rule that the U.S. Department of Housing and Urban Development (HUD) had
announced by adjudication because the rule was found to be broad, general, and
prospective in application, and because it was inconsistent with and departed
abruptly from HUD‟s previous interpretations.
The Pfaff case involved certain FHA regulations covering discrimination in
privately owned rental housing on the basis of family status. The Pfaffs were
landlords who refused to rent a house to a family composed of two adults and
three children. They had decided that the house was large enough for a family of
only four. Under a HUD policy, a landlord‟s restrictions on family size were
permissible if reasonable. But in the midst of their case, HUD came down with a
ruling in a particular case to the effect that a landlord had to show a compelling
business necessity in order to justify discrimination based on family size.
While agreeing that a compelling business necessity might be an appropriate
standard, the Ninth Circuit said, it would be “fundamentally unfair to hold the
Pfaffs to this standard given HUD‟s truly appalling conduct in this matter.” Pfaff
True, an agency‟s decision is entitled to deference whether by rule making or
adjudication, but “Justice dictates, however, that our general rule of deference to
announcements of law by adjudication have its exceptions. As the Supreme Court
has cautioned, “there may be situations where the [agency‟s] reliance on
adjudication would amount to an abuse of discretion …”. Bell Aerospace, 416
U.S. at 294. Such a situation may present itself where the new standard, adopted
by adjudication, departs radically from the agency‟s previous interpretation of the
law, where the public has relied substantially and in good faith on the previous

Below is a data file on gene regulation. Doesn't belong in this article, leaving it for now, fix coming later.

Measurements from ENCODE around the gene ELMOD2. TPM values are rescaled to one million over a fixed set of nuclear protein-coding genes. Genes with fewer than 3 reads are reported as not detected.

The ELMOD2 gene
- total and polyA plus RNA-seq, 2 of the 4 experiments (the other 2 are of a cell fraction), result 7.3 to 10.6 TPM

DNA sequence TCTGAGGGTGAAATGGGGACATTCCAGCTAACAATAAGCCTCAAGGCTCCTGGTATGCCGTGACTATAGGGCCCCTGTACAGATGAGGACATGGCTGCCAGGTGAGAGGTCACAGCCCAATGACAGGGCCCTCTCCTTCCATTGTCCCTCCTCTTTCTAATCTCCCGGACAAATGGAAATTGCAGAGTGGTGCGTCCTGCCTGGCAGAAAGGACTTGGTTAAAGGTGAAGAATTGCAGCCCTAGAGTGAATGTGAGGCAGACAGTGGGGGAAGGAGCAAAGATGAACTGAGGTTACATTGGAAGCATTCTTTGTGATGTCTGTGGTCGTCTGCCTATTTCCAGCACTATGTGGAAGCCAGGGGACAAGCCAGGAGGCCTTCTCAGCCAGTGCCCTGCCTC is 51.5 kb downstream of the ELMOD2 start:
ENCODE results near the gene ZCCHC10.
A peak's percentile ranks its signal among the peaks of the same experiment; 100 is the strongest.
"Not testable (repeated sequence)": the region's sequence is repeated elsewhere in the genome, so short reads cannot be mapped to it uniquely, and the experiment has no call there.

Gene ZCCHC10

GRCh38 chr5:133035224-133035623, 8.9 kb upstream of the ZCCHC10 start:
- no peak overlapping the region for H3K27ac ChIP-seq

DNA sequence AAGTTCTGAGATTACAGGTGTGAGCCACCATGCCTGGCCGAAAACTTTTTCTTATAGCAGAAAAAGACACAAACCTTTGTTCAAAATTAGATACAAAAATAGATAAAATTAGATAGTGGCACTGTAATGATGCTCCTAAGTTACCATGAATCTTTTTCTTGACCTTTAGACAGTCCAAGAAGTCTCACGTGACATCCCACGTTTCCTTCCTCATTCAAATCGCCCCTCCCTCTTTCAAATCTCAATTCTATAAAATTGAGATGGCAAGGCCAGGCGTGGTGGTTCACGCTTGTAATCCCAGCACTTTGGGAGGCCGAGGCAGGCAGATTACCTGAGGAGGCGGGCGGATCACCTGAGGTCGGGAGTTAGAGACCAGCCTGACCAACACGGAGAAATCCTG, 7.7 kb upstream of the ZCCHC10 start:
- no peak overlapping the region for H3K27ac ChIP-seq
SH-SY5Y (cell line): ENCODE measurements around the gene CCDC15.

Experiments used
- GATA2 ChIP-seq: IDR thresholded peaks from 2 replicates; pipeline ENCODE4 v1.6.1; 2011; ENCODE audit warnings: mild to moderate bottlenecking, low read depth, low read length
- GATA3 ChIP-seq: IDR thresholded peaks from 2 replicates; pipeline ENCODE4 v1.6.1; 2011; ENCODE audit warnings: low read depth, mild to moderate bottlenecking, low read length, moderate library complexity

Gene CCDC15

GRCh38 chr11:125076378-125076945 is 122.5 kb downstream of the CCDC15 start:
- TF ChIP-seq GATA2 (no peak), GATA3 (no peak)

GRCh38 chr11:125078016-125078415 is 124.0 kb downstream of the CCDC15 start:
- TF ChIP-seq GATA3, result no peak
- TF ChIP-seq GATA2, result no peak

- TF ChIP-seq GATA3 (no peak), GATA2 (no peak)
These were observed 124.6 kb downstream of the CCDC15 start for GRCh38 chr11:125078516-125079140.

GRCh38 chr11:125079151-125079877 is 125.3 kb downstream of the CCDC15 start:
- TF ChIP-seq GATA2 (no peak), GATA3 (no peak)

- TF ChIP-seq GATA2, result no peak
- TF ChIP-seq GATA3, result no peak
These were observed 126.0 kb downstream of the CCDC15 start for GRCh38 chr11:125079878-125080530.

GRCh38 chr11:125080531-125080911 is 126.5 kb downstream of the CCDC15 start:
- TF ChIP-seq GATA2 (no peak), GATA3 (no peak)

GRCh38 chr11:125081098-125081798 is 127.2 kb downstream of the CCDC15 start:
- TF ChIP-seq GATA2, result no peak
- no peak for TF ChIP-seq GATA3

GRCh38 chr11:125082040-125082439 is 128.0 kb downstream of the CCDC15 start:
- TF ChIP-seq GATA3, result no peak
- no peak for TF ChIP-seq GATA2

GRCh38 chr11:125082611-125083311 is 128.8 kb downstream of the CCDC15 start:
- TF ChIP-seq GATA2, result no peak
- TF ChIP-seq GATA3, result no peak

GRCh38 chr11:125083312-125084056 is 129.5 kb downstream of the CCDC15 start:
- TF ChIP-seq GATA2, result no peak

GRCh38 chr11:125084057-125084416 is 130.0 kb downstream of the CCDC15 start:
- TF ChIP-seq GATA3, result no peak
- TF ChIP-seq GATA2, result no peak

interpretation, where fines or damages are involved and where the new standard is
very broad and general in scope and prospective in application. Bell Aerospace,
416 U.S. at 295; Ford Motor Co.v. FTC, 673 f.2D 1008, 1009-10 (9th Cir. 1981);
Patel v. INS, 638 F.2d 1199, 1203-05 (9th Cir. 1980); Ruangswang v. INS, 591
F.2d 39, 44 (9th Cir. 1978); see also Ford Motor, 673 F.2d at 1009 (retroactive
application of new rule disfavored when adopted by adjudication).”
No such deference is called for here because the new compelling business
necessity standard “departs abruptly from HUD‟s preexisting “reasonableness”
standard. Radically inconsistent interpretations of a statute by an agency, relied
upon in good faith by the public, do not command the usual measure of deference
to agency action.” 88 F. 3d at 749.
The Pfaffs‟ conduct took place before the case imposing the new standard was
decided. The “element of retroactivity” said the court, “only amplifies the
unfairness of holding the Pfaffs to [the new standard]” at 749. So the court
reversed the HUD ruling.
The court was especially troubled in Pfaff that “HUD has made inconsistent and
misleading representations to those regulated . . . and, in so doing, has led them
down the garden path.” Id. at 747. The court further reasoned:
The disadvantage to adjudicative procedures is the lack of notice
they provide to those subject to the agency‟s authority. While
some measure of retroactivity is inherent in any case-by-case
development of the law, and is not inequitable per se, this problem
grows more acute the further the new rule deviates from the one
before it. Adjudication is best suited to incremental developments
to the law, rather than great leaps forward. The APA contains
numerous mechanisms, such as the notice and comment
rulemaking procedure, by which the public is given notice of
proposed changes before they occur. See generally APA § 552,
553, 557. For this reason, the Supreme Court has concluded that
“rulemaking is generally a better, fairer, and more effective
method of announcing a new rule than ad hoc adjudication.”
Community Television of S. Cal. v. Gottfried, 459 U.S. 498, 511
103 S. Ct. 885, 893, 74 L. Ed. 2d 705 (1983). Id. at 748.
In Ruangswang v. INS, 591 F.2d 39 (9th Cir. 1981), the Ninth Circuit found that
the INS violated the APA and abused its discretion by attempting to establish a